Story by Kathleen Kinney
Photography by Russell Abraham
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Inspired by classic children's stories, this concealed retreat places fine antiques into a near-magical setting
From JK Rowling to CS Lewisthe books that stay in our hearts long after childhood has passed are those that inspire our imagination with visions of living in a secret, magical world in which all is not as it seems. But for most of us, all too soon, the mundane duties of adulthood render these fanciful notions obsolete; nothing more than pleasant memories.
In Northern California, the owner of this house, in close collaboration with interior designers Walter and Kirsty Burns and architect Ed Buchanan has successfully translated the whimsy of a fairytale into this adult retreat.
In the home's master bathroom, a large armoire conceals the entrance to a two-story tower-shaped structure. Opening the double doors activates an automated sequence of lighting effects and reveals a passageway into a private sitting room. Furnished in a traditional style similar to the main house, there are imaginative touches throughout that personalize the space.
"Some of the architectural elements had been sourced before construction began," says Walter Burns. "The tall ornate arched panel that hides the wet bar came from the estate of Hollywood mogul Jack Warner. That and the fireplace were the starting point for the dimensions of the tower and for the overall look of the paneling on the lower level."
Architect Ed Buchanan had to take into account not only challenging external factors, such as the steeply sloping site; but also the numerous hidden interior features that make these rooms special.
The wealth of traditional detailing and clever design work together to conceal modern technology that allows the most imaginative ideas to become reality. Floor-length curtains sweep across the arched windows at the touch of a button; and they also quickly slide back out of sight, retracted into narrow cavities hidden by the fireplace and the bookcase on either side.
Behind the writing desk, a panel is hung with a painting of a fox and a hummingbird: both creatures that play a part in many a fairytale. Touch a button and a flat-screen TV rises in front of the painting.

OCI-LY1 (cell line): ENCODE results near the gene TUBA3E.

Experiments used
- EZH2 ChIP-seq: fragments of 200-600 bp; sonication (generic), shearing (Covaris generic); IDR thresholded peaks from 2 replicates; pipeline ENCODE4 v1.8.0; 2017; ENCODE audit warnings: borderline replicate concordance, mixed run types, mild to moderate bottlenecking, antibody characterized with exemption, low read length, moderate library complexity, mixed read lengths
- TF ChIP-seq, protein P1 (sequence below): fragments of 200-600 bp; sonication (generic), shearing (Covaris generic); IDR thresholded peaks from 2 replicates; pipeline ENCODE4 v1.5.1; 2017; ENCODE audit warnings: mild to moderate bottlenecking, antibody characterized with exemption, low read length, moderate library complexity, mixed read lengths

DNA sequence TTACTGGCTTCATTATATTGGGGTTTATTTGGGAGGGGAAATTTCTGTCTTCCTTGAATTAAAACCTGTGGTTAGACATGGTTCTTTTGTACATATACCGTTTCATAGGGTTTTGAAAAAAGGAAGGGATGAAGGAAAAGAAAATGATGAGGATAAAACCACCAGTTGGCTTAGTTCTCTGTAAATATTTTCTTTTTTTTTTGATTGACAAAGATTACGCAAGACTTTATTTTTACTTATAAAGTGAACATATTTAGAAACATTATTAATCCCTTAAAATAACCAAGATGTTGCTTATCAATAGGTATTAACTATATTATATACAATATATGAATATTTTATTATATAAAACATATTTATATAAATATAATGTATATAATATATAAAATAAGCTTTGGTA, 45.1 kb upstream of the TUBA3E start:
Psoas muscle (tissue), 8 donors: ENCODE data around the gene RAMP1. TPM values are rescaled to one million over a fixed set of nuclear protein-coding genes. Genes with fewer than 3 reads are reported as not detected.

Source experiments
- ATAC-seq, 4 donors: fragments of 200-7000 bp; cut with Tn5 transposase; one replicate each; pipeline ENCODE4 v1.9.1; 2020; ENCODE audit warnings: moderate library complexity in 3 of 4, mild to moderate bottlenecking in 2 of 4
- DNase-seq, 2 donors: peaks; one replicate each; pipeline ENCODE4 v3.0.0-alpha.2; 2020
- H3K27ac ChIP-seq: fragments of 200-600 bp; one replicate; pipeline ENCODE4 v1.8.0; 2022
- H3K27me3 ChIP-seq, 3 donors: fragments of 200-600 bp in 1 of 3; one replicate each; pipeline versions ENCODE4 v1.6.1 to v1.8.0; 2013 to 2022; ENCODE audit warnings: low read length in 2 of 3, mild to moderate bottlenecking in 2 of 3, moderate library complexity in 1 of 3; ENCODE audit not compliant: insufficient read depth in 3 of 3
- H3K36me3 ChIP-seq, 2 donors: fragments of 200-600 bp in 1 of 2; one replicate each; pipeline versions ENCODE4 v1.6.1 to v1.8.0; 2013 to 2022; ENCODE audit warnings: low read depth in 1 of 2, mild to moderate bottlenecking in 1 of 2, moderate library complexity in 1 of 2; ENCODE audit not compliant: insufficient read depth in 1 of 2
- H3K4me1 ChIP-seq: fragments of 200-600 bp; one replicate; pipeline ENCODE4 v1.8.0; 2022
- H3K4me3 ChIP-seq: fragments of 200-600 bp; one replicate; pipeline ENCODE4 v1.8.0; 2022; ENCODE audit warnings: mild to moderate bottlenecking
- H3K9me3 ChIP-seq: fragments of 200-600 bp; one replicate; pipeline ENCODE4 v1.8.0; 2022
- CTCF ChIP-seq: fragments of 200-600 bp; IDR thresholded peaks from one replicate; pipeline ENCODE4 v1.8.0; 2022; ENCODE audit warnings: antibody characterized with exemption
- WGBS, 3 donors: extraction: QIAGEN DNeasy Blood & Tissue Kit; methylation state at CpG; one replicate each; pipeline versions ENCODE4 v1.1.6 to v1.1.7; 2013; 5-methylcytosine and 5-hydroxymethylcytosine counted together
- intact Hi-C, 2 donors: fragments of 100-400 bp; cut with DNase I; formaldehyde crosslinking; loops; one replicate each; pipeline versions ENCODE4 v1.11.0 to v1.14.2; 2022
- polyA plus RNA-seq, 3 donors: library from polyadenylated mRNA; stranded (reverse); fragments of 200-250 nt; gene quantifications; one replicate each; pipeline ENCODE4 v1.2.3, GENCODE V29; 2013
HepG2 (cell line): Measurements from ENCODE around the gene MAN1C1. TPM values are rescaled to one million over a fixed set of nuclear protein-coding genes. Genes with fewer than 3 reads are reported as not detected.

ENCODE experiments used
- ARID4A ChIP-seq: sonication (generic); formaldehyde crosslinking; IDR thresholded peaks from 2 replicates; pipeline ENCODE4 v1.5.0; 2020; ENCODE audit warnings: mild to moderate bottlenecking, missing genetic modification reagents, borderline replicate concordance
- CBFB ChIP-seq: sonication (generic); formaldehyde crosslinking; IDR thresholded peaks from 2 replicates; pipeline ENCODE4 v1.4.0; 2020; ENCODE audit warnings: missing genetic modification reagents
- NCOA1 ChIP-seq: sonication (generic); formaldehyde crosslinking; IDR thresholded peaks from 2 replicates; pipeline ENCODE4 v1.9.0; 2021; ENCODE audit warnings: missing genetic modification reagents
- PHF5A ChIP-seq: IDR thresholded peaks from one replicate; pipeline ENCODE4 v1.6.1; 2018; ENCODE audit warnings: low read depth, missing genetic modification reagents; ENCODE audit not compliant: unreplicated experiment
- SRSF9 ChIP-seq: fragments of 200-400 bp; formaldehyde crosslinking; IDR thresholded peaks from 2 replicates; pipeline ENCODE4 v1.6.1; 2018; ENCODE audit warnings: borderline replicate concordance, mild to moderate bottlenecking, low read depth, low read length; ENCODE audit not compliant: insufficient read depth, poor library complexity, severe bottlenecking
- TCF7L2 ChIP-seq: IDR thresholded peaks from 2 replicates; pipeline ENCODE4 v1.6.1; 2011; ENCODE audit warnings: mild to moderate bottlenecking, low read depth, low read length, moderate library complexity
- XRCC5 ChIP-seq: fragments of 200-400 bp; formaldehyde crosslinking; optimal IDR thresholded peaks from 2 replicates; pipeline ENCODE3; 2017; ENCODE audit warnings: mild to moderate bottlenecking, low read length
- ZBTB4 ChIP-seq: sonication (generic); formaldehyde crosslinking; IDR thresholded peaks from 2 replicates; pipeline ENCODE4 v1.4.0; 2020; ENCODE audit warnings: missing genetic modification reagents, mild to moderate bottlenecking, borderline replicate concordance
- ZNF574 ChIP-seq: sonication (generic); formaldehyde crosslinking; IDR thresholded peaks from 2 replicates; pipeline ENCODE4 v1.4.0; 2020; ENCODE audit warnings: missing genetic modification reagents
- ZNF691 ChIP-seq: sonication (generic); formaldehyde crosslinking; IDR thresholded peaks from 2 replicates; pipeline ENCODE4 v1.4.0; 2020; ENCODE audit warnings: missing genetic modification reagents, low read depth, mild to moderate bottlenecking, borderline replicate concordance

Another case in point can be seen – or not – on either side of a slim bookcase. Detailed with sapele wood insets and ornate crystal sconces, these panels are actually concealed doors. The individual latch mechanisms are disguised by two books on the adjacent shelves. The door to the left opens to a walled garden, while the right-hand door reveals a small elevator to the upper level.
Burns says, "Along with the mechanical aspect of these two books activating the switches that open the doors on either side, there's also the fact that each door had to be wired for its lighting sconce, and we needed to allow room for the door, with the sconce, to swing out smoothly."
The crystal fixtures attract the eye, drawing attention up and away from any signs of the panels' true purpose.
The secret elevator rises to the upper level of the tower. Here, the walls are lined with wardobes and cabinets, topped with a formal dentil moulding. In contrast to the study below, a more ethereal mood is created by the soft robin's-egg turquoise and sky blue paint colors, enlivened with gold-painted details.
Flooded with natural light, this space serves as a painting studio, and the cabinets lining the walls store the large collection of theatrical costumes the owner has acquired.
First published date: 06 October 2013
More news from Trends
|Interior designers||Walter and Kirsty Burns, The Other Studio (San Rafael, CA)|
|Architect||Edward Buchanan, Buchanan Opalach Architects (Oakland, CA)|
|Architect of record||Jarvis Architects|
|Builder||David Gordon, The Hawthorne Company|
|Structural engineer||Engle & Engle Windows and|
|Interior doors||Custom entry doors with copper cladding by CP Sheet Metal, designed by Tricia George and fabricated by James Reynolds; others by Espinoza Cabinetry|
|Interior cabinetry and paneling||Custom in mahogany, sapele and walnut by Espinoza Cabinetry|
|Overmantel mirror||Antique from Garden Court Antiques|
|LCD glass floor/ceiling||The Hawthorne Company|
|Venetian plaster||Todd Merrill, Venetian Walls|
|Trompe-l'oeil painting||Tricia George|
|Furniture||Reclining chairs by Kravet; Sofa by Guy Chaddock Collection; other sourced by The Other Studio|
|Automation||Auton and Lutron|
|Internal elevator||Acme Home Elevator|
|Exterior iron railings||Custom by Tom Boes Metal Works|
|Exterior landscaping||Robert Love of McCrea Design Group|